Imagination and Knowledge
Y-Building, Room Y311
- Zukunftskolleg (University of Konstanz)
- "What If" DFG Research Unit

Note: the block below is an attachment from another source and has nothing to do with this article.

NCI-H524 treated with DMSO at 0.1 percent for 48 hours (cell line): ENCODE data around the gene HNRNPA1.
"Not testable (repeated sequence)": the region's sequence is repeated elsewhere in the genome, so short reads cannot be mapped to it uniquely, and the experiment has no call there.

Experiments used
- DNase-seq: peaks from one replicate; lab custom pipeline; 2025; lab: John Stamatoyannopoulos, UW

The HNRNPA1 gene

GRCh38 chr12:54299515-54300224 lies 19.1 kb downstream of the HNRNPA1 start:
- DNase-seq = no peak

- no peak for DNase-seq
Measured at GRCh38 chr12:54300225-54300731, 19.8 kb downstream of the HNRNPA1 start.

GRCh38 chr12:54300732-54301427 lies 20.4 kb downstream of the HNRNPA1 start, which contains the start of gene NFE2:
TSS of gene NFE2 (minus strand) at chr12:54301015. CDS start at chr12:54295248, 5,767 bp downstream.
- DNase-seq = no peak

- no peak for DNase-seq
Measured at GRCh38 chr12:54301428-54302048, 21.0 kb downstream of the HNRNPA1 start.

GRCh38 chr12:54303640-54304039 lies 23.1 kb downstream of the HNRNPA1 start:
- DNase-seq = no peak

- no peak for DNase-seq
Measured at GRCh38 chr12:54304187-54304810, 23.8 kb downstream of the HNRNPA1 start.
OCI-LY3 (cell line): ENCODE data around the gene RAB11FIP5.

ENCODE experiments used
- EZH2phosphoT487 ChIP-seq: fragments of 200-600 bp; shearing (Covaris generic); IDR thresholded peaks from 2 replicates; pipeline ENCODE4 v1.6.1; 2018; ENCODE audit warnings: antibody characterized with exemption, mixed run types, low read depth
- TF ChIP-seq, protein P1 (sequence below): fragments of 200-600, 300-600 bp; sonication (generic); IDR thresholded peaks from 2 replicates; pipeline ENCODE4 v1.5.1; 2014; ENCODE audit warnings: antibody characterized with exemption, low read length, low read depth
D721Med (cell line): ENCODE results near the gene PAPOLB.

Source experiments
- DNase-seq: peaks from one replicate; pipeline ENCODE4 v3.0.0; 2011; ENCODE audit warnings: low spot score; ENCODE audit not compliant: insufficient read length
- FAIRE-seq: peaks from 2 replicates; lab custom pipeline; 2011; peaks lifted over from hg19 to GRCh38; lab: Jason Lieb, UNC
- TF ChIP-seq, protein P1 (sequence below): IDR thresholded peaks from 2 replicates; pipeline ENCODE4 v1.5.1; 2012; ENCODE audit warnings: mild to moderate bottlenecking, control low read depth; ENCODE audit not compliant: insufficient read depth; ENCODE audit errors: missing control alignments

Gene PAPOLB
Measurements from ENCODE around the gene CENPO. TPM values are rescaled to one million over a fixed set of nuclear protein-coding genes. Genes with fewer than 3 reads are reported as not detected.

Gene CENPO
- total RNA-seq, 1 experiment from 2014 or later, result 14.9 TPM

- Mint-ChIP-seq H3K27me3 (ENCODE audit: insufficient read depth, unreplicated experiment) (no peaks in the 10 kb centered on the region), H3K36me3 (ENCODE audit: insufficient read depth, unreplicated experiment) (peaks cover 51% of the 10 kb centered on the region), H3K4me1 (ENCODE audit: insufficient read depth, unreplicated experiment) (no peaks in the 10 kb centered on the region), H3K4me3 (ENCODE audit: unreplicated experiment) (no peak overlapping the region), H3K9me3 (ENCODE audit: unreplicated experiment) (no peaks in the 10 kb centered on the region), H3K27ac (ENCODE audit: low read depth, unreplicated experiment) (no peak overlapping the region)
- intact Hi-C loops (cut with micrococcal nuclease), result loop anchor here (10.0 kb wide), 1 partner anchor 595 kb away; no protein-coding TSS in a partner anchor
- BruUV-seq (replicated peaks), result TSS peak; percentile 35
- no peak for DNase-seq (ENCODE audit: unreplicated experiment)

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That imagination as a representational capacity plays a distinctive role in our cognitive architecture is a traditional philosophical thought. However, whether and how imagination can give us knowledge about the external world is a disputed issue. If one is to believe Wittgenstein, then imagination may tell us something about the experiencing subject, but not about the external world. By contrast, the more and more philosophers are defending the view that we can acquire knowledge by using imagination. In this workshop we want to focus on the question of how this is possible and examine the different ways in which imagination gives us knowledge. This brings to consider issues about the conditions for knowledge by imagination. Is knowledge acquired via imagination the same sort of knowledge acquired by different means (e.g., perception or judgment)? Can imagination alone really ground knowledge? Hence, the aim of the workshop is also to consider how imagination relates to other mental phenomena. Last but not least, we will consider the relevance of the idea that there are different species of imagination to the view that imaginings can have epistemic value.